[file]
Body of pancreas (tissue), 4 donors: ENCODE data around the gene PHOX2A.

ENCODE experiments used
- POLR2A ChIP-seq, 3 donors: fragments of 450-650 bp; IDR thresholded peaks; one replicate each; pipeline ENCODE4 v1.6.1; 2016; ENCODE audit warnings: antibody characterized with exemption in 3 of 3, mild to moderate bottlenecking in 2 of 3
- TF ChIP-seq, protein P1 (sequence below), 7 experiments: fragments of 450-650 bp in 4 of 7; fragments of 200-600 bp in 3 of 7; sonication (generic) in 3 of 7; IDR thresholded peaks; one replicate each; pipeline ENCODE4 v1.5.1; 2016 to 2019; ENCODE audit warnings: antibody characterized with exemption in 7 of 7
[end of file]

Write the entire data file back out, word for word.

Body of pancreas (tissue), 4 donors: ENCODE data around the gene PHOX2A.

ENCODE experiments used
- POLR2A ChIP-seq, 3 donors: fragments of 450-650 bp; IDR thresholded peaks; one replicate each; pipeline ENCODE4 v1.6.1; 2016; ENCODE audit warnings: antibody characterized with exemption in 3 of 3, mild to moderate bottlenecking in 2 of 3
- TF ChIP-seq, protein P1 (sequence below), 7 experiments: fragments of 450-650 bp in 4 of 7; fragments of 200-600 bp in 3 of 7; sonication (generic) in 3 of 7; IDR thresholded peaks; one replicate each; pipeline ENCODE4 v1.5.1; 2016 to 2019; ENCODE audit warnings: antibody characterized with exemption in 7 of 7